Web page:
As Europe’s giant car makers do battle with environmentalists and lawmakers over emissions curbs, makers of classic European sports cars like the Aston Martin DB9, Ferrari F430 and Porsche 911 are struggling to be heard.
Environmentalists say today’s supercars, with huge engines pumping out up to three times as much carbon dioxide (CO2) as the average vehicle, have no place in a world struggling to rein in climate change. But Lamborghini and its rivals argue that theirs is a rare art that needs protecting, blending timeless European design elements with cutting-edge technologies that themselves can help save the planet.
At the same time, sports cars usually only leave the garage at the weekend, contributing just 0.3% of European Union car emissions. “As a high-luxury brand we are representing Europe to the world,” Lamborghini CEO Stephan Winkelmann said. “We are a species to protect.”
Many European car makers fear that the EU’s focus on emissions will make them uncompetitive around the world, leading to their eventual demise. As part of its drive to lead the world in battling climate change, the EU’s executive has proposed cutting carbon dioxide emissions from new cars to an average of 120 grams per km by 2012, compared with a current EU average of around 160 grams. But the EU has come up against the political muscle of big auto, with its wide range of marques from the tiniest Fiat to the most powerful Porsche.
Sports cars, which usually pump out anywhere between 200 and 500 grams of CO2 a km, will be handled differently to avoid damaging their ability to compete in international markets. “We want a strong outcome for the environment ... but we don’t want the rules to disproportionately disadvantage small volume and niche manufacturers, many of which are in the UK,” said a British diplomat in Brussels.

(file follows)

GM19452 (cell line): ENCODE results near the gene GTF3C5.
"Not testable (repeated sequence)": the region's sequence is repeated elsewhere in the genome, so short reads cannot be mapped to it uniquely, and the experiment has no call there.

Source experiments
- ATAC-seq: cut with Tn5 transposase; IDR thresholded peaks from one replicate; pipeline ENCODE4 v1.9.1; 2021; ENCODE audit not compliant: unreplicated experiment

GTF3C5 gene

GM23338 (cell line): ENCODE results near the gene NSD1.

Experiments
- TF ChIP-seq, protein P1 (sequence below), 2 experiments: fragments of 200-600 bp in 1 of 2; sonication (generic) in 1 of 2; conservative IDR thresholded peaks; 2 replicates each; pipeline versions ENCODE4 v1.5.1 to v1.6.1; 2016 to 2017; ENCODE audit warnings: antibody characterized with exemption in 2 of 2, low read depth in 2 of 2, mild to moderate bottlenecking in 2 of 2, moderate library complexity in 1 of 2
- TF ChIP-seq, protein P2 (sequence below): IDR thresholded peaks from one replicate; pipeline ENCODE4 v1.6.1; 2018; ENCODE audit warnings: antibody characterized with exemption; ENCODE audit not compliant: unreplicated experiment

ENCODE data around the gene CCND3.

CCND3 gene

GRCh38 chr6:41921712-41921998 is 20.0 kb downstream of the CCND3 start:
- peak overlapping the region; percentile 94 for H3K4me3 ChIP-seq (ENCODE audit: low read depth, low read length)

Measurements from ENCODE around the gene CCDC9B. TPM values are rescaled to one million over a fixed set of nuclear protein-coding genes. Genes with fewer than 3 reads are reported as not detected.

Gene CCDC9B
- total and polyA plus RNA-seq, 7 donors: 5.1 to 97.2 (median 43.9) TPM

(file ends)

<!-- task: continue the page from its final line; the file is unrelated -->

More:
Niche manufacturers making less than 10,000 vehicles a year will be able to negotiate individual targets with the EU executive, including Britain’s Aston Martin, which supplies mythical secret agent James Bond with his DBS coupe. “We don’t believe the intention is to make us extinct,” said Bradley Yorke-Biggs, director of strategy at Aston Martin. But the situation for its Italian and German rivals is far less certain as they are divisions of larger auto groups and cannot argue their own targets. “We are committed to reduce CO2 emissions heavily in the next years so we are doing whatever is possible without destroying the DNA of the brand to bring them down to a much better level than today,” said Lamborghini’s Winkelmann. “But you have to understand, it will never meet the 120 g or 130 g per km.”
Sports car makers are already cutting weight to improve acceleration and reduce fuel consumption and emissions. Britain’s Lotus has managed to get carbon dioxide emissions down to 196 grams per km in its Elise S, using a glass-composite body and aluminium chassis. While working to reduce emissions as much as possible, sports car makers still need to cut a deal with EU politicians. The European’s Commission’s exemption for niche manufacturers would cover Aston Martin. It could also cover smaller marques like Britain’s Lotus and Morgan, which still uses wood in its cars. (Reuters)